My Lords, Her Majesty in her most gracious Speech reiterated this Government’s ambitious plans in the field of international relations. Many of the challenges facing the global community cannot be addressed in the absence of effective diplomacy.?
I recently visited Tajikistan and Uzbekistan, where I spoke about the importance of diplomacy. I wholeheartedly welcome the United Kingdom-Uzbekistan partnership and co-operation agreement. This is the first PCA signed by Her Majesty’s Government with a central Asian country. The agreement facilitates broad co-operation in trade and investment, sustainable development, environmental protection, energy and human rights. The Economist magazine recently named Uzbekistan country of the year in recognition of the many positive developments made in the country. Noble Lords will be aware that Uzbekistan shares a border with Afghanistan and has been a reliable partner in combating terrorism and drug and human trafficking. I ask the Minister to inform your Lordships’ House whether the Government have any plans for further co-operation in these areas. Are there any plans to appoint a trade envoy for Uzbekistan?
I have spoken on several occasions, and led a debate in your Lordships’ House, on the importance of the Commonwealth. I shall speak particularly on one Commonwealth country: Sri Lanka. Britain has vibrant Sri Lankan communities which have made enormous contributions to this country. Sri Lanka’s location at the heart of the Indian Ocean means it is uniquely positioned to serve as a regional centre for trade and services. The World Bank has recently classified Sri Lanka as an upper middle-income country. FTAs are in place with India, Pakistan and Singapore. Comprehensive trade agreements are also being negotiated with China, Thailand and Bangladesh. It is worth noting that businesses based in Sri Lanka can market their products and services to 3.5 billion people on preferential terms. Through the Port City Colombo project, Sri Lanka is creating a new international financial centre that will function under its own jurisdiction. Will the Government be providing expertise or facilitating the adoption of an English legal framework for this region? I would like to see us investing more in Sri Lanka and expanding our trade with that country.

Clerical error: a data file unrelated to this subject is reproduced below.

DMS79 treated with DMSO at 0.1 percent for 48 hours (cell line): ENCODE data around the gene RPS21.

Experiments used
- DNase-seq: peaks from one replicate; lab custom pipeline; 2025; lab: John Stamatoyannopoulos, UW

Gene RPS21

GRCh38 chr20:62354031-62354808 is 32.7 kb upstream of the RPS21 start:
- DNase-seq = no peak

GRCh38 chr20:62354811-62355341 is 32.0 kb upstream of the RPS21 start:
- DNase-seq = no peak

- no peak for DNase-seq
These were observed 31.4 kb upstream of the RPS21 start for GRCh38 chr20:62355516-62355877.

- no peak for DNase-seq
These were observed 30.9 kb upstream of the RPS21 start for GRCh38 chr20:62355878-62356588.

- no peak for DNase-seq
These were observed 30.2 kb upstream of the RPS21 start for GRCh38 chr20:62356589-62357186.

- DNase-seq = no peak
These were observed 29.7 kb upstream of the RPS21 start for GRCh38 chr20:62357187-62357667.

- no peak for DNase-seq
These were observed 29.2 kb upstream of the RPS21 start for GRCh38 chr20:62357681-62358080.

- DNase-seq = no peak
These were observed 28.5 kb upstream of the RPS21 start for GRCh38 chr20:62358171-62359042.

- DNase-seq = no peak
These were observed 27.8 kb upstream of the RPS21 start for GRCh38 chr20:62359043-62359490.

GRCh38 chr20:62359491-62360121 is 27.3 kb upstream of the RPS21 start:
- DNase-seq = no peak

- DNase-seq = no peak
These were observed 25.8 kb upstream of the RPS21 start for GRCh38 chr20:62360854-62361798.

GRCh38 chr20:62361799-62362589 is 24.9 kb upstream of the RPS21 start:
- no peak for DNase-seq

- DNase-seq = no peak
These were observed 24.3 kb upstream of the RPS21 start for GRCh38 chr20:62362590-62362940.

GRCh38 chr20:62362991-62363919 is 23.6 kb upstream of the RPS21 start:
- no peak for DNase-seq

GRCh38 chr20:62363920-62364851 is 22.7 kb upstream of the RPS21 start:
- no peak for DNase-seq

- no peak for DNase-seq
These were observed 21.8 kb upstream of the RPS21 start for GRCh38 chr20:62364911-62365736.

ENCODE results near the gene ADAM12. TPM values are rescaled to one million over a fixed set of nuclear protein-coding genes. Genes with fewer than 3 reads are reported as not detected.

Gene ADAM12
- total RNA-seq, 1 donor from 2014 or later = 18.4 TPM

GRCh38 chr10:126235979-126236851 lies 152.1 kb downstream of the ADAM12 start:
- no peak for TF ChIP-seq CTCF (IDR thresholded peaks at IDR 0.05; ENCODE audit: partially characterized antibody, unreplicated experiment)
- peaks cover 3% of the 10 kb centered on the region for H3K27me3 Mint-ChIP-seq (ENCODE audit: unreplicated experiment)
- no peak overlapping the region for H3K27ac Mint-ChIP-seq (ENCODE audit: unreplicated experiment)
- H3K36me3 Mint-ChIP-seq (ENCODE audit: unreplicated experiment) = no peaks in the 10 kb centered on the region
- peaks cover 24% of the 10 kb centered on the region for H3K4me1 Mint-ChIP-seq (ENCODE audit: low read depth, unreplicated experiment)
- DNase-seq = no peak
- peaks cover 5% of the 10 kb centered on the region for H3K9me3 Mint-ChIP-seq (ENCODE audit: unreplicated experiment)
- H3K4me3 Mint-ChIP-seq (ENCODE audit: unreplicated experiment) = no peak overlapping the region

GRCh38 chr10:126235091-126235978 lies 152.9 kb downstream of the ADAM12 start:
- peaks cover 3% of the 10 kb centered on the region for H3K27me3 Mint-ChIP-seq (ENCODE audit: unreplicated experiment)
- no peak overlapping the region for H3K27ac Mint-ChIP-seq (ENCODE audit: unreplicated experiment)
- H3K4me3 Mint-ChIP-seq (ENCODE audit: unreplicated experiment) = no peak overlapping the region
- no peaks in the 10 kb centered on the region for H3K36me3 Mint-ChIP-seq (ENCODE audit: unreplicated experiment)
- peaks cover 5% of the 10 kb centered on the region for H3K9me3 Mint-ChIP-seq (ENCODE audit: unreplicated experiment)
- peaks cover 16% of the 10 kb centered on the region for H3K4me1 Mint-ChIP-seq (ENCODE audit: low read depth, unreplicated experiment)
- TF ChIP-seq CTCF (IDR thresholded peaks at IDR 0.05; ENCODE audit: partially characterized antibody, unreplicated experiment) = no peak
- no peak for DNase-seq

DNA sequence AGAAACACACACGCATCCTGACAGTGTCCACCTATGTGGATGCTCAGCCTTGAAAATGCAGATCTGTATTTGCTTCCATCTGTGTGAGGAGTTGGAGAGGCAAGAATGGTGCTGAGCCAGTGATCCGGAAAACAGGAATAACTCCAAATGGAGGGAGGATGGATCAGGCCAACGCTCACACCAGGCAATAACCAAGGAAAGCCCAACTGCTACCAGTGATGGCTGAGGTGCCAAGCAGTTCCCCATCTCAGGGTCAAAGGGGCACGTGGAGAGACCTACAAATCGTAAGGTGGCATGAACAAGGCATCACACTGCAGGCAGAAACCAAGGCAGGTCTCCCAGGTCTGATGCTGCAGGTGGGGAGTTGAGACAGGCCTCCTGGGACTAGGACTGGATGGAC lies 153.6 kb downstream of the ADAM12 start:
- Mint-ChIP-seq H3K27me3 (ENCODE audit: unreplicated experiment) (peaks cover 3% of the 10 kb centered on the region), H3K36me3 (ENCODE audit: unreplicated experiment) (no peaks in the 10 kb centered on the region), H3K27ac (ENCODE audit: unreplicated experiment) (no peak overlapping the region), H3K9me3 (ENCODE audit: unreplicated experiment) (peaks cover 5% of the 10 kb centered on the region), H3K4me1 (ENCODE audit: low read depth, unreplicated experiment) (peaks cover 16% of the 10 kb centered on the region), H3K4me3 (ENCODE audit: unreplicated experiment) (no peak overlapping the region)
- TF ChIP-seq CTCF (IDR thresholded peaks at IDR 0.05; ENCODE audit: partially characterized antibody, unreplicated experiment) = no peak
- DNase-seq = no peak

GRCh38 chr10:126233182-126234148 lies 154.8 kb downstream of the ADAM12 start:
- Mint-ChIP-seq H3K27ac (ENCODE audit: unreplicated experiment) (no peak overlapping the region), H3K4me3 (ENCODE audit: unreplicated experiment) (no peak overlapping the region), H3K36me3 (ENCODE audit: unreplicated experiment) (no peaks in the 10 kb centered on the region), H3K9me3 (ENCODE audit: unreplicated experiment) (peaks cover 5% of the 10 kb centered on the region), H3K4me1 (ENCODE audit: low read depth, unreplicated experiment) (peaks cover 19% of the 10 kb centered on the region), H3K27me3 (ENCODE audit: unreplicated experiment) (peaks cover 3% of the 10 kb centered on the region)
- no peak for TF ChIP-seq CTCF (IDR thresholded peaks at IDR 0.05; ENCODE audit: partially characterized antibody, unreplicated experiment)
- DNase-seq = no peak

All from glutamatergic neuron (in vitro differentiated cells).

I turn to a country that has faced massive upheaval but has enormous potential: Sudan. I have visited Sudan on three occasions. As Omar Bashir has been deposed, the UK and the international community should endeavour to build a meaningful relationship with the country to achieve peace and foster harmony among the people with a democratic and prosperous future. There must of course be efforts to ensure respect for human rights. I therefore commend the Sudan peace talks that were held in Juba recently, organised by the troika that includes us, the United States and Norway. I hope that all interested stakeholders will work together to ensure that all the negotiations have positive results, which is what the people of Sudan deserve and expect.
Sudan is in a region where its neighbours face civil or political unrest. Sudan’s neighbour Libya is a transit route for illegal migration, human trafficking and terrorism. We need to work with Sudan to establish security in the region and combat terrorism and radicalisation. I would like to see us working closely with Sudan in helping it to build its agricultural and mining sectors. It was Lord Kitchener who established the University of Khartoum, following the death of General Gordon. We should therefore make efforts to ?build closer educational ties between universities in Sudan and in the UK. I ask the Minister: how can we strengthen our relationship with Sudan and assist that country in a positive way?
As we prepare for our imminent departure from the European Union, it is vital that we resurrect and strengthen economic and diplomatic relationships across the globe.